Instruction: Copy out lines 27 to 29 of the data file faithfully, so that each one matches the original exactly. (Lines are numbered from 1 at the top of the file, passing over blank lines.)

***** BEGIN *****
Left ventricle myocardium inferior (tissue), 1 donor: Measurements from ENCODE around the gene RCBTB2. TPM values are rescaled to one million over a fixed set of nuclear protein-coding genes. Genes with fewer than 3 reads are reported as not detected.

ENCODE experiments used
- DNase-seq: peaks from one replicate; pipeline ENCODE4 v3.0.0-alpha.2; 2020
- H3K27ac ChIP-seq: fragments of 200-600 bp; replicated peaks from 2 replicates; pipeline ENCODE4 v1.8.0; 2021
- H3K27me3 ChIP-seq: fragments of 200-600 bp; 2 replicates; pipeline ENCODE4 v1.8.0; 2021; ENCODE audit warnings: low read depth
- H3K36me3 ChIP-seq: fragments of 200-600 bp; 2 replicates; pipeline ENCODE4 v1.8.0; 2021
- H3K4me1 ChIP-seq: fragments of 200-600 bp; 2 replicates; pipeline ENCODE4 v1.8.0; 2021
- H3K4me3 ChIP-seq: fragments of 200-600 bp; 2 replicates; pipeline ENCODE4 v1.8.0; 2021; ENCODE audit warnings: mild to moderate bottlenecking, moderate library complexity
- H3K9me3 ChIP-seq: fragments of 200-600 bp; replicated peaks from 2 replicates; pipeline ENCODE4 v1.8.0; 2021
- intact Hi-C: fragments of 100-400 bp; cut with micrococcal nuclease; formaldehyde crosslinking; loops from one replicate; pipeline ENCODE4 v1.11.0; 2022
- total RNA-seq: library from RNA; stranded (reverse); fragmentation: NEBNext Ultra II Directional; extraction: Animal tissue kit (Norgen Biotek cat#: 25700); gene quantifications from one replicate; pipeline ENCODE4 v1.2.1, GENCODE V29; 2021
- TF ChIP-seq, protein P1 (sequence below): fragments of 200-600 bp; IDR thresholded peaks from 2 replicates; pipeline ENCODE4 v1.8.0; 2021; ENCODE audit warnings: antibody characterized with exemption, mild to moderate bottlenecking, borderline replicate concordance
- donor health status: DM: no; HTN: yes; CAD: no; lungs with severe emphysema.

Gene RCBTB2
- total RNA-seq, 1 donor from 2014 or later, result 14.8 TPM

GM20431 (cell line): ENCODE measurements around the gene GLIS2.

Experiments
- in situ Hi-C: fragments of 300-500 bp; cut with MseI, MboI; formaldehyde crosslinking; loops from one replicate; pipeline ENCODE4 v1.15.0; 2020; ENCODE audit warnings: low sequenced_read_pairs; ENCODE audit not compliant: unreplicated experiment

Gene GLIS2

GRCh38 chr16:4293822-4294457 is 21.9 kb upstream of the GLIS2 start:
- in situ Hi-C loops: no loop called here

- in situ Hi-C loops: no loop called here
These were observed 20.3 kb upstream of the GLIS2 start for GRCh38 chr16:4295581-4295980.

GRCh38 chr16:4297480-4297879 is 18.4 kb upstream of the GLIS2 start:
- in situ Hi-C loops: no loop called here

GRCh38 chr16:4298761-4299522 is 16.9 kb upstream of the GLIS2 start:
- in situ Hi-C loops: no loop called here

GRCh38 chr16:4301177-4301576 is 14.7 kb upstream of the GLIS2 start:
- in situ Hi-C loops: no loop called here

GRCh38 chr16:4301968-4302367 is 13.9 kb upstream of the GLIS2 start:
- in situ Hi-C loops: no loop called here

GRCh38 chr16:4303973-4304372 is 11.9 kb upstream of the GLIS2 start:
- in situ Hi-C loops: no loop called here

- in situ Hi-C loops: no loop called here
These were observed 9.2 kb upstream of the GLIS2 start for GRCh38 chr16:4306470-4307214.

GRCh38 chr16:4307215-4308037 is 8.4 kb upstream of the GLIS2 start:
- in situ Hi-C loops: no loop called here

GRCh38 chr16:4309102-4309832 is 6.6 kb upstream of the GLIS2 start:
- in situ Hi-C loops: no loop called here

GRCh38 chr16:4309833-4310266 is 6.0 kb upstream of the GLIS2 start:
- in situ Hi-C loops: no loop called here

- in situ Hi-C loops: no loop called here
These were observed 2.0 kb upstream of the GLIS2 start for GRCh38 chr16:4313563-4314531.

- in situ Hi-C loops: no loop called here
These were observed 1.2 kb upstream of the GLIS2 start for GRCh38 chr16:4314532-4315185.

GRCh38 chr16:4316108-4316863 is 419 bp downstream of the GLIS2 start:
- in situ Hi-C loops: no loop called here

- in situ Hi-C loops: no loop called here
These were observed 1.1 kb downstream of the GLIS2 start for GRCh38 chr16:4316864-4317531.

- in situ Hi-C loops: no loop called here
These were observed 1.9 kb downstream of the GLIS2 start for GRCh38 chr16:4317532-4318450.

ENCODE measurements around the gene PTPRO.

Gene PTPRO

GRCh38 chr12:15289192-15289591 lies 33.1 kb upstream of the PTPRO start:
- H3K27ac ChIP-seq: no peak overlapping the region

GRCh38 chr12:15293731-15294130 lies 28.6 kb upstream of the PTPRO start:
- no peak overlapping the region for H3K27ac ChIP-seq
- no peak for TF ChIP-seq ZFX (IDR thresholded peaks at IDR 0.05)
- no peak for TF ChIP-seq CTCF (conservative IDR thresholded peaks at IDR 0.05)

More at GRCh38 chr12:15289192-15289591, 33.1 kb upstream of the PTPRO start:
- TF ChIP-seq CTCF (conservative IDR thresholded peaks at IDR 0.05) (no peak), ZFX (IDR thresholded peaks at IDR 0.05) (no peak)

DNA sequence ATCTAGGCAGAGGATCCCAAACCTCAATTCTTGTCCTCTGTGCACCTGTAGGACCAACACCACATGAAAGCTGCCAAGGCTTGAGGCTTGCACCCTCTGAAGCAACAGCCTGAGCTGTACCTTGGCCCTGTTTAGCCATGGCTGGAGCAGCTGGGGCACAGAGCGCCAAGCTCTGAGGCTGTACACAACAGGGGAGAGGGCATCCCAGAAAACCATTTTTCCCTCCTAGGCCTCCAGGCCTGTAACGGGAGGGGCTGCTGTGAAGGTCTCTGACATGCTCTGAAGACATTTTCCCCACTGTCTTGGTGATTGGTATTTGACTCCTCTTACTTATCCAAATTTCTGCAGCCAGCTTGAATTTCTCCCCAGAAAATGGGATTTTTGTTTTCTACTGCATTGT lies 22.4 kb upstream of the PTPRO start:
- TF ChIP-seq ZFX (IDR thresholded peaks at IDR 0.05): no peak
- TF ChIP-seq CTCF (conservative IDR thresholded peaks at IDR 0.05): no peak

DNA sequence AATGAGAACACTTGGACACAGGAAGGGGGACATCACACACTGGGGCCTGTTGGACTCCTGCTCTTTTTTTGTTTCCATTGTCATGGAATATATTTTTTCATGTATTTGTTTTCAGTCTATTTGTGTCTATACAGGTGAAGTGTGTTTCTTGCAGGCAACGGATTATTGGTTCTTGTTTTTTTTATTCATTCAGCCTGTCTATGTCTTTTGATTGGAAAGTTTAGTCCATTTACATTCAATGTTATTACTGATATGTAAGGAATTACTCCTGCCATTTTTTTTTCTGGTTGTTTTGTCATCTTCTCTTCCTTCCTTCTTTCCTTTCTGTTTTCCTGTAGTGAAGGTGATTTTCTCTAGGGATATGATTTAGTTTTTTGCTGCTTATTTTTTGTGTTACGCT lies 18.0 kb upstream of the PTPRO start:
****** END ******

- in situ Hi-C loops: no loop called here

GRCh38 chr16:4301177-4301576 is 14.7 kb upstream of the GLIS2 start:
- in situ Hi-C loops: no loop called here